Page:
Hanno The Navigator
PRODUCER NOTE: Dave is waxing philosophical today. If you’re looking for “news” today, this probably isn’t the place to find it. Plus Alex Ross is on vacation. Fair warning is given! – Producer Henri
Do you know the story of Hanno the Navigator?
Somewhere around the middle of the 5th Century BCE, a Carthaginian leader set out on a voyage to discover new worlds and new civilizations. He boldly went where no man had gone before. His voyage is recorded primarily by a periplus, that is to say, a short record of the stops that he made. The periplus became a record that would give subsequent navigators an idea of what they could expect to find and the distances traveled.
In other words, once upon a long time ago, a man led an expedition of 30,000 people through the Pillars of Hercules and past the edge of the known universe, and instead of some vast rolling epic saga, all we have is a list of the places he visited. In a couple of cases a few notes. Of one of the most epic and important voyages in all of human history, all we know is from a few dots. Hanno changed the world. And seemingly nobody except a few ancient literature scholars and Al Stewart remember anything about him at all.
There is something about going to sea that cannot be explained to people who have never done it. Thirty years on, I feel the tug of the sea more than ever today. Were there an opportunity to do so, I would be ready to go over the horizon until all there is to see would be water. In my mind, I am already there.
Like Hanno the Navigator, sometimes we have an idea of what we want to do, but no idea how to get there. We can cling to the shore and mourn the realization that to stay home is to fail. Or… we can set sail. Somewhere out there is what we seek. Somewhere out there are answers to questions we haven’t yet been able to verbalize. Somewhere over that horizon, past the edge of everything we’ve ever known, is peace. Somewhere there is the final realization that some problems are just… well… there’s nothing you can do about it, no matter how much you care about it.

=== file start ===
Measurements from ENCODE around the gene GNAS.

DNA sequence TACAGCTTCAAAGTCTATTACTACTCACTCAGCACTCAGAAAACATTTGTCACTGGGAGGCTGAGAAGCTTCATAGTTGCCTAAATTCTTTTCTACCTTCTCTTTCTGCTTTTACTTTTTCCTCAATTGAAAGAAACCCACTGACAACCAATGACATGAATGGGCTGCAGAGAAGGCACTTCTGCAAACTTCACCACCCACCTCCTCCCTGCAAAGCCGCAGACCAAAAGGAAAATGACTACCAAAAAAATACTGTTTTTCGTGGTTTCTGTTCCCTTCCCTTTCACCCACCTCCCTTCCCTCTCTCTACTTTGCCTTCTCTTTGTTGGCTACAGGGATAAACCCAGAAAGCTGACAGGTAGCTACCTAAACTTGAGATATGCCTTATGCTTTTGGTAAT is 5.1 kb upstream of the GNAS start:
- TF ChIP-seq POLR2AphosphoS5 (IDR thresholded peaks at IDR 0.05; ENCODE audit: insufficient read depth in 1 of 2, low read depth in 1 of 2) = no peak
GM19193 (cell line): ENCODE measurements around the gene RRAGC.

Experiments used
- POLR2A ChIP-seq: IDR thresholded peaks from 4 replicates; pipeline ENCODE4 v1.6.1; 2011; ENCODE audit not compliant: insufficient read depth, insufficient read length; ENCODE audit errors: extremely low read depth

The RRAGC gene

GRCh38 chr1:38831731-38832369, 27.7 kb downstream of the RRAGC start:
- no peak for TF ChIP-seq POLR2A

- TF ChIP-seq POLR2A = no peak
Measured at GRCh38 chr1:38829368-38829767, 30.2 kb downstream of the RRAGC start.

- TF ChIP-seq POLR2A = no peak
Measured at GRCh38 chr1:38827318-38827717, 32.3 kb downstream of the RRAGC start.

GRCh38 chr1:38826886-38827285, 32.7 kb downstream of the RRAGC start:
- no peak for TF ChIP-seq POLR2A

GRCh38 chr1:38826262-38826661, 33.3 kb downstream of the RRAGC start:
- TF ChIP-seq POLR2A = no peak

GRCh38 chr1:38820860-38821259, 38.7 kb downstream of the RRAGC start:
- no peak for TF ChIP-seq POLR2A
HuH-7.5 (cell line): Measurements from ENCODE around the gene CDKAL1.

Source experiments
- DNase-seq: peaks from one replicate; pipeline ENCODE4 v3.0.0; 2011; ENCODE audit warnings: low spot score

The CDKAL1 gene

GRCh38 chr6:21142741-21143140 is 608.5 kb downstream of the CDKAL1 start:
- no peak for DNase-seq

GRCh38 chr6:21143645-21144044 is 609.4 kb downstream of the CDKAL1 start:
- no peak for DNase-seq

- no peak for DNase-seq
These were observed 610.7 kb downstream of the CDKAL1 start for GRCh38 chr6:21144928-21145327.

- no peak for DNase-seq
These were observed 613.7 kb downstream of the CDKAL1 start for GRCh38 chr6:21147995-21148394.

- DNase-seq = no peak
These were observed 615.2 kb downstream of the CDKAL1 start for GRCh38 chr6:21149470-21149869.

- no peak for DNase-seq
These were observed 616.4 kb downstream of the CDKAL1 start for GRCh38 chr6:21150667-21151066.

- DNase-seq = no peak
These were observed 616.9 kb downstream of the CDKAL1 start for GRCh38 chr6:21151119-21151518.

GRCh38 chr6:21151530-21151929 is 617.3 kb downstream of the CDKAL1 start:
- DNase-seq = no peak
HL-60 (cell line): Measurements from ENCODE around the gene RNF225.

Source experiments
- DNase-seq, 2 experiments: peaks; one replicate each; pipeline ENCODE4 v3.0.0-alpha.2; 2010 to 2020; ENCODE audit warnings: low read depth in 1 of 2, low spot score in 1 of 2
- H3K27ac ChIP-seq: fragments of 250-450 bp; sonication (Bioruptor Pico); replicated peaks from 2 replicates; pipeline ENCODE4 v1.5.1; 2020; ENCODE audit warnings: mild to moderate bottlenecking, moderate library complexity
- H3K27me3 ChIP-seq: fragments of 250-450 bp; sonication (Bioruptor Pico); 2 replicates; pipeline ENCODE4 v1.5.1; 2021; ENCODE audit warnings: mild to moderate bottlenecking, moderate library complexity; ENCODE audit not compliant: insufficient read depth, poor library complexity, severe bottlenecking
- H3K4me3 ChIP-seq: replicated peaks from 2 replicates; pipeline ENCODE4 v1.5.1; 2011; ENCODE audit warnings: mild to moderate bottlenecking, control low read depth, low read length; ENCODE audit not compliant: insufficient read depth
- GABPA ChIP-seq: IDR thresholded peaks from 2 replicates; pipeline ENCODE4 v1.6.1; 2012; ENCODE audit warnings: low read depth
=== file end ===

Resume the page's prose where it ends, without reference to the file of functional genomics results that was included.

There are new things to be seen. New worlds to explore, new civilizations to embrace. Star Trek may be set in the 23rd Century, but man’s need to explore started long before then.
It is our failure to seek out those new worlds, those new ideas, and those new civilizations, that feeds our failure as a human race. We’ve become complacent and lazy. We know everything that there is to know. Or so we think. And in that, we fail to think at all. Like those Hanno left behind, we believe that we know all the answers that need to be known. Is it fear or is it the presumption that keeps us on the shore?
Our inability to accept that we don’t know everything about everything blinds us to truths.
For example, one of those things which we fervently believe is that the Constitution of the United States serves to protect the rights of the minority. So ingrained in us is this belief that we now have an entire society that cannot get out of its own way fast enough when somebody says or does something that might offend some protected class. Whether its an actual insult or just perceived as such, our entire society comes to a complete halt to bludgeon the perceived offender for his or her insolence. How dare they think that way!
Yet the truth to which we are blinded is that the Constitution serves to protect majoritarian rights. Where rights exist, they end when they violate the rights of others. You have a 1st Amendment right to believe and say anything you want without regard to how minority your belief may be. But that right ends when it harms someone else. But we are so concerned with not offending anybody, that we’ve accepted that harm.
We can stay on the shore and accept the status quo. Or we can push off into the sea and discover the truth that the world is not static and we do not know everything there is to know.